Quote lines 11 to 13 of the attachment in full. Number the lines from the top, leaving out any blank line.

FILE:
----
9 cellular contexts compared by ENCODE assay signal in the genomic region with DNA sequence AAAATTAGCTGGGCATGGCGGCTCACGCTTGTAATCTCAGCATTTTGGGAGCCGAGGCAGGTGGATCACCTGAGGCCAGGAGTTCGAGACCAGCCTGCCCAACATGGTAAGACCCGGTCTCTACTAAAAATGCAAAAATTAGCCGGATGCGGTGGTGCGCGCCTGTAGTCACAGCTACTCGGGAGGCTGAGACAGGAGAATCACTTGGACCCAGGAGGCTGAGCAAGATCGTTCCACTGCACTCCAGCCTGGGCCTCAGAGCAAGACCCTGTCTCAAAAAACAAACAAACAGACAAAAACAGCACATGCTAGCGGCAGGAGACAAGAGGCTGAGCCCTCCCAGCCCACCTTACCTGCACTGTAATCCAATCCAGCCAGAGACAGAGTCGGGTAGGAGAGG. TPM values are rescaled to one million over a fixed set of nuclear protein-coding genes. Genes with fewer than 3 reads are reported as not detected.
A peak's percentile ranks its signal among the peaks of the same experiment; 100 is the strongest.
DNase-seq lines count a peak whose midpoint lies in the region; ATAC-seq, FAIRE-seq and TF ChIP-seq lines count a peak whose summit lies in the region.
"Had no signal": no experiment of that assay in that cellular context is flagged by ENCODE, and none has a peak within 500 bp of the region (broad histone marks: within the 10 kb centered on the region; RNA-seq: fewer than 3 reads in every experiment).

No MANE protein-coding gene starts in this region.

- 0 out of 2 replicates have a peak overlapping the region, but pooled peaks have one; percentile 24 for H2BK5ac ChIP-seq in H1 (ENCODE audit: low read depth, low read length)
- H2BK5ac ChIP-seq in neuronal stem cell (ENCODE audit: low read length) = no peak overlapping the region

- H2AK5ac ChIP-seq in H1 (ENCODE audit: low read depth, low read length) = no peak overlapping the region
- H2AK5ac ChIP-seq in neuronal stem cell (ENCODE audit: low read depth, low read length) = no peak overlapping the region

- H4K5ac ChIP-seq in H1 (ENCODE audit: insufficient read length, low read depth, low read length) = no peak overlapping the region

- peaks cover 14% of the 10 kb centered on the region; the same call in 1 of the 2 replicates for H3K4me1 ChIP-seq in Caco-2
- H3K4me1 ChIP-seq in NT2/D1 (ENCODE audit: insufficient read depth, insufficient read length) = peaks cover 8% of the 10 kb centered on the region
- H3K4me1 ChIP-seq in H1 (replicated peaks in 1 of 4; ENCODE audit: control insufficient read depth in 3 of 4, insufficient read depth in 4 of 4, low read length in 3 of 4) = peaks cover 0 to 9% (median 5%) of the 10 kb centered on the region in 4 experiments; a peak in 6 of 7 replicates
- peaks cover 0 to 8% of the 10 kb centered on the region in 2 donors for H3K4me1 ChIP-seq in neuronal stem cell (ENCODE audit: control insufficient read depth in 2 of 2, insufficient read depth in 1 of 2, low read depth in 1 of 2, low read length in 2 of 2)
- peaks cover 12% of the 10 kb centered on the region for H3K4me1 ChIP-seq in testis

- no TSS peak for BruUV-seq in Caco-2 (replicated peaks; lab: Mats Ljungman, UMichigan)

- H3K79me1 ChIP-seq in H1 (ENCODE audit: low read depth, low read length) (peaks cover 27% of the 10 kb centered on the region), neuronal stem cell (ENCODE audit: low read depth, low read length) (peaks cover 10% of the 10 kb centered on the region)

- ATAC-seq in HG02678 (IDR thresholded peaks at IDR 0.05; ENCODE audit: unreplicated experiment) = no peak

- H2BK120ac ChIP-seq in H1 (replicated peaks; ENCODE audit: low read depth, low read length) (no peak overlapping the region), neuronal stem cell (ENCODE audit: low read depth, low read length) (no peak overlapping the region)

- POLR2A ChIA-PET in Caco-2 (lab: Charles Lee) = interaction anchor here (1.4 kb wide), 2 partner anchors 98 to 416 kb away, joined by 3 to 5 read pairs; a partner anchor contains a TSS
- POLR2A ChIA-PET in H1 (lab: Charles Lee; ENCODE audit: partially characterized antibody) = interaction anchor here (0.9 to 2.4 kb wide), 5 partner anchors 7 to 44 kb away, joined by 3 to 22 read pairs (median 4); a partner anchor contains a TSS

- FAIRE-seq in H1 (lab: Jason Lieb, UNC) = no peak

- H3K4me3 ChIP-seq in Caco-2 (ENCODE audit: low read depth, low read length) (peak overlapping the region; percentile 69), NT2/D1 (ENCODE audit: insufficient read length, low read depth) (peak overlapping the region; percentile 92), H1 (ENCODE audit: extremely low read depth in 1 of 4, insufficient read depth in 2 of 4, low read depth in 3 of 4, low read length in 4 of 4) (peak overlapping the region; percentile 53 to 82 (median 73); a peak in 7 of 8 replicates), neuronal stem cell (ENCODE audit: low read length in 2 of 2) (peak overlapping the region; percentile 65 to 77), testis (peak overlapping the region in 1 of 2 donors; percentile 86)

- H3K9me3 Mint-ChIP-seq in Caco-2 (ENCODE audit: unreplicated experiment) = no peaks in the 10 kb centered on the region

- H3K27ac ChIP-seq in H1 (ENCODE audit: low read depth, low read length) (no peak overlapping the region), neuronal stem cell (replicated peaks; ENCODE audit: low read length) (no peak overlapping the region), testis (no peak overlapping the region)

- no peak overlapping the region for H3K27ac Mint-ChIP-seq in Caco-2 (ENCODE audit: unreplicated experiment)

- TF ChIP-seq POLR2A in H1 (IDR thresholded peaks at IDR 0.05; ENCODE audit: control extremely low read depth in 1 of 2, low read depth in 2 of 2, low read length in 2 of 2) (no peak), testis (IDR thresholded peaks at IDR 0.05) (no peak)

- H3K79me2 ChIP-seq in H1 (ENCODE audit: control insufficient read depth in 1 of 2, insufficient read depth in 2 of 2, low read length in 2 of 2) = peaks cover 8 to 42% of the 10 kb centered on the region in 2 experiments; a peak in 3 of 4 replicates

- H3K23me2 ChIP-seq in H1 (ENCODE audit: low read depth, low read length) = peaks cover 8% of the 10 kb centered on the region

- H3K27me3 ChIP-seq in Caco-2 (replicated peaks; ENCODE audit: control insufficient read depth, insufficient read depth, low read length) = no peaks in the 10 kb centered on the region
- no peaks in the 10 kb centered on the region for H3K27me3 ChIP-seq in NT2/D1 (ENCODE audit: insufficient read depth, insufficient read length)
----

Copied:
- peaks cover 14% of the 10 kb centered on the region; the same call in 1 of the 2 replicates for H3K4me1 ChIP-seq in Caco-2
- H3K4me1 ChIP-seq in NT2/D1 (ENCODE audit: insufficient read depth, insufficient read length) = peaks cover 8% of the 10 kb centered on the region
- H3K4me1 ChIP-seq in H1 (replicated peaks in 1 of 4; ENCODE audit: control insufficient read depth in 3 of 4, insufficient read depth in 4 of 4, low read length in 3 of 4) = peaks cover 0 to 9% (median 5%) of the 10 kb centered on the region in 4 experiments; a peak in 6 of 7 replicates